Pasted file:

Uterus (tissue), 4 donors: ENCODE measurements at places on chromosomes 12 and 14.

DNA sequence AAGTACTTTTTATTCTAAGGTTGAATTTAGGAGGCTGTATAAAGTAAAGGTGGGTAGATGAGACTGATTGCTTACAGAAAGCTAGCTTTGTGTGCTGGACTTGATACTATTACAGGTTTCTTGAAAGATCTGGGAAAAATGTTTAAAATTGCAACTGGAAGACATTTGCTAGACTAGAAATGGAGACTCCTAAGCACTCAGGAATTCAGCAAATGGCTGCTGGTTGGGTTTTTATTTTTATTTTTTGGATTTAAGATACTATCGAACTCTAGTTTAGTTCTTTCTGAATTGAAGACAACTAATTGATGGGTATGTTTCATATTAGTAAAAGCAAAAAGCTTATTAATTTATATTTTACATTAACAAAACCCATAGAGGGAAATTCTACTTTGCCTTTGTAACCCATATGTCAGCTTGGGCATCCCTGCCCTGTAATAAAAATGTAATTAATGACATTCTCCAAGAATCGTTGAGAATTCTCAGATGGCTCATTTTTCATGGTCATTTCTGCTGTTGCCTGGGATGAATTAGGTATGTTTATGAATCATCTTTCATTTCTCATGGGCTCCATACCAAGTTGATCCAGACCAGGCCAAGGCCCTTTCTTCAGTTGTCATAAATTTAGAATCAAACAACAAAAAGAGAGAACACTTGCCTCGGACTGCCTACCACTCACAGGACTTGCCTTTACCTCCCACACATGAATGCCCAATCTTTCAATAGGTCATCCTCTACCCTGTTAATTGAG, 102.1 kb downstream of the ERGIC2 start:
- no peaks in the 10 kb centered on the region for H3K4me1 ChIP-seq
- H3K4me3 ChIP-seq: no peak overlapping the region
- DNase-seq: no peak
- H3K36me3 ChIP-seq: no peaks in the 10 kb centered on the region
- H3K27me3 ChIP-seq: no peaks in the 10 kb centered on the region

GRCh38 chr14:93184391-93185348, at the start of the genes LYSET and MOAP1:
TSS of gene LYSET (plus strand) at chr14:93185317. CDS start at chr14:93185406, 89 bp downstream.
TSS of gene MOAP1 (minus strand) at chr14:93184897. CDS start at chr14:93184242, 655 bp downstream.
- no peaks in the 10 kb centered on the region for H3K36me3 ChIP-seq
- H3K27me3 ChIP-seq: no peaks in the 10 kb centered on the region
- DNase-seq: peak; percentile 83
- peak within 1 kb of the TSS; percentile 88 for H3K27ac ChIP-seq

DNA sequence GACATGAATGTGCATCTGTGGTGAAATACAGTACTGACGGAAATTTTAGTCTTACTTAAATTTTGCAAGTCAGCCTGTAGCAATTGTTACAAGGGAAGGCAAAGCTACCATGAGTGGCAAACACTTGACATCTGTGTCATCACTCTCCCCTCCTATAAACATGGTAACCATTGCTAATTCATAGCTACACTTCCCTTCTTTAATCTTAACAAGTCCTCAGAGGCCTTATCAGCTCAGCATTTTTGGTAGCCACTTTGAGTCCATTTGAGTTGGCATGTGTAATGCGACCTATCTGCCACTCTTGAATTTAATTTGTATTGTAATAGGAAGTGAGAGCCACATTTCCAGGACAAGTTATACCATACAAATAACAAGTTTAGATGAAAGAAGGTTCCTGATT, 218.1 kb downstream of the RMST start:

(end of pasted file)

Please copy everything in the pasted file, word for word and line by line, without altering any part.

Uterus (tissue), 4 donors: ENCODE measurements at places on chromosomes 12 and 14.

DNA sequence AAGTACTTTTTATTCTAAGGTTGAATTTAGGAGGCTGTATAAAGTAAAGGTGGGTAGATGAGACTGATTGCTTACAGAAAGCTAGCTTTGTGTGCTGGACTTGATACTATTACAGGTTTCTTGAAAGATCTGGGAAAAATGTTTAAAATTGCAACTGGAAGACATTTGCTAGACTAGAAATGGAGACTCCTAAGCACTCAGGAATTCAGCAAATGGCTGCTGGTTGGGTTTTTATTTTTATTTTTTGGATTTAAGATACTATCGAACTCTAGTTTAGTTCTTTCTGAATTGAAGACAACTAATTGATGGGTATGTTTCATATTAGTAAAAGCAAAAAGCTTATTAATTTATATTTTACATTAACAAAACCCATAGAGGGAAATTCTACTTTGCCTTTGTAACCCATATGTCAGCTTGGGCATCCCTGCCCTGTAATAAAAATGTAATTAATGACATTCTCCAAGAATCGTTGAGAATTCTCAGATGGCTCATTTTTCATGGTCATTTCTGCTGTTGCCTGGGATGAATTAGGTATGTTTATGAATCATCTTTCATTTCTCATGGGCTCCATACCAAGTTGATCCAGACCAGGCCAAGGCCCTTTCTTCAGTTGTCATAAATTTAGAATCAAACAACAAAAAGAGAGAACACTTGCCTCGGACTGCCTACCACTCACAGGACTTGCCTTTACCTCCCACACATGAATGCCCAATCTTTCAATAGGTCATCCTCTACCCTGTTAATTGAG, 102.1 kb downstream of the ERGIC2 start:
- no peaks in the 10 kb centered on the region for H3K4me1 ChIP-seq
- H3K4me3 ChIP-seq: no peak overlapping the region
- DNase-seq: no peak
- H3K36me3 ChIP-seq: no peaks in the 10 kb centered on the region
- H3K27me3 ChIP-seq: no peaks in the 10 kb centered on the region

GRCh38 chr14:93184391-93185348, at the start of the genes LYSET and MOAP1:
TSS of gene LYSET (plus strand) at chr14:93185317. CDS start at chr14:93185406, 89 bp downstream.
TSS of gene MOAP1 (minus strand) at chr14:93184897. CDS start at chr14:93184242, 655 bp downstream.
- no peaks in the 10 kb centered on the region for H3K36me3 ChIP-seq
- H3K27me3 ChIP-seq: no peaks in the 10 kb centered on the region
- DNase-seq: peak; percentile 83
- peak within 1 kb of the TSS; percentile 88 for H3K27ac ChIP-seq

DNA sequence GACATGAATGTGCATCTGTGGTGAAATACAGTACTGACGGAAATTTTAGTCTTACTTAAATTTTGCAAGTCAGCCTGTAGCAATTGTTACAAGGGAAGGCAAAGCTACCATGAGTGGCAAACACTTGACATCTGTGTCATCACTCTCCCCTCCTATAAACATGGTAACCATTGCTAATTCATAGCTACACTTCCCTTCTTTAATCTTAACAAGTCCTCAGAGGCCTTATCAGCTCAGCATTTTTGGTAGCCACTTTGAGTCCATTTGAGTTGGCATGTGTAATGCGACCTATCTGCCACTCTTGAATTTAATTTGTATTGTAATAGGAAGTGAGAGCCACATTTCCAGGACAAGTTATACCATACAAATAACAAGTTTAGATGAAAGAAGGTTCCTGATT, 218.1 kb downstream of the RMST start: